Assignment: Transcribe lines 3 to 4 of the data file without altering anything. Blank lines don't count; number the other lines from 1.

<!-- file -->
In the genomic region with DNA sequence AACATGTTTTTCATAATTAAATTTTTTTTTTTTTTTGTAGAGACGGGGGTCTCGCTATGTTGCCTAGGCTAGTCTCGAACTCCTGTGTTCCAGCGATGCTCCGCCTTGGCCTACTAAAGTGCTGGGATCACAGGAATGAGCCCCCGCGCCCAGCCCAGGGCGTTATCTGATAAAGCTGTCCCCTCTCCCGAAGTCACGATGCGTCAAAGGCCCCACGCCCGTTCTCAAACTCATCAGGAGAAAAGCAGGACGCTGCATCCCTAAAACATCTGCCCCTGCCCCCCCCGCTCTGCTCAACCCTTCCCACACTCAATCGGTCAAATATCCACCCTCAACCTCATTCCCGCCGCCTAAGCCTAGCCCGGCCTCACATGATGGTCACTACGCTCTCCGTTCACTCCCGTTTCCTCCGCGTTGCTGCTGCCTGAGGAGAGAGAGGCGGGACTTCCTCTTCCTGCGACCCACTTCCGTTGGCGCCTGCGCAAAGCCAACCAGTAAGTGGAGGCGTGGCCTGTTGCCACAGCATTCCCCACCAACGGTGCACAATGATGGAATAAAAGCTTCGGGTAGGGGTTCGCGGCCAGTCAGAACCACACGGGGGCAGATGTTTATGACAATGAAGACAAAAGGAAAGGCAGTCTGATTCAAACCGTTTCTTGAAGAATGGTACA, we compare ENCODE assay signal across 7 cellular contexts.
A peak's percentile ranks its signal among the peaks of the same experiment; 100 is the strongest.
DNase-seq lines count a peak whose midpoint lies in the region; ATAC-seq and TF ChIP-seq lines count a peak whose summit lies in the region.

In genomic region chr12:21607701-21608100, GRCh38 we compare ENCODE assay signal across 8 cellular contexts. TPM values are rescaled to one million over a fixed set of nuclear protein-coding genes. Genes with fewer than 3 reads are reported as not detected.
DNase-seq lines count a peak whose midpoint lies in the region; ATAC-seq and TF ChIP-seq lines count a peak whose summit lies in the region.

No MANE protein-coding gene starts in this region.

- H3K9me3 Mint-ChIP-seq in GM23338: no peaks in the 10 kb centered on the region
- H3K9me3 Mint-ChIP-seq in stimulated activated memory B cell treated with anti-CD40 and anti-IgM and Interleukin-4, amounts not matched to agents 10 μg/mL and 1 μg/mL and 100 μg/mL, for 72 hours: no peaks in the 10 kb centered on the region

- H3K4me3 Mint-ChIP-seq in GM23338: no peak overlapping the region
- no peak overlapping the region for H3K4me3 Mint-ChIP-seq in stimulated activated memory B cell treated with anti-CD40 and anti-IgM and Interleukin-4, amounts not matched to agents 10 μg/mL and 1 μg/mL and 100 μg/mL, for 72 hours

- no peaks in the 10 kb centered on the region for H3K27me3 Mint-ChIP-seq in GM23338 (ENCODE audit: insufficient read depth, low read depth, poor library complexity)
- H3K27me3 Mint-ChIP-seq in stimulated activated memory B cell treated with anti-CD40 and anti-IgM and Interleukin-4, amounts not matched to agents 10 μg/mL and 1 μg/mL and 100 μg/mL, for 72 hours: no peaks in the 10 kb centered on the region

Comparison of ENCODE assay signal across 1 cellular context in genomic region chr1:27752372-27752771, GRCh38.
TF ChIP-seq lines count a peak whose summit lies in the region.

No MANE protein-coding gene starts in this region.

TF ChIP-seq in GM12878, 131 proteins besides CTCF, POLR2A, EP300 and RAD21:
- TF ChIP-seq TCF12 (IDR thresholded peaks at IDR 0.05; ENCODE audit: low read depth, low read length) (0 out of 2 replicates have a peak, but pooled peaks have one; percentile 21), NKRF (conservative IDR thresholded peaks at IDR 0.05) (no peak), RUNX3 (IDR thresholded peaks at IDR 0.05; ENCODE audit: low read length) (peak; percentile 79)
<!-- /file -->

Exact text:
DNase-seq lines count a peak whose midpoint lies in the region; ATAC-seq and TF ChIP-seq lines count a peak whose summit lies in the region.

In genomic region chr12:21607701-21608100, GRCh38 we compare ENCODE assay signal across 8 cellular contexts. TPM values are rescaled to one million over a fixed set of nuclear protein-coding genes. Genes with fewer than 3 reads are reported as not detected.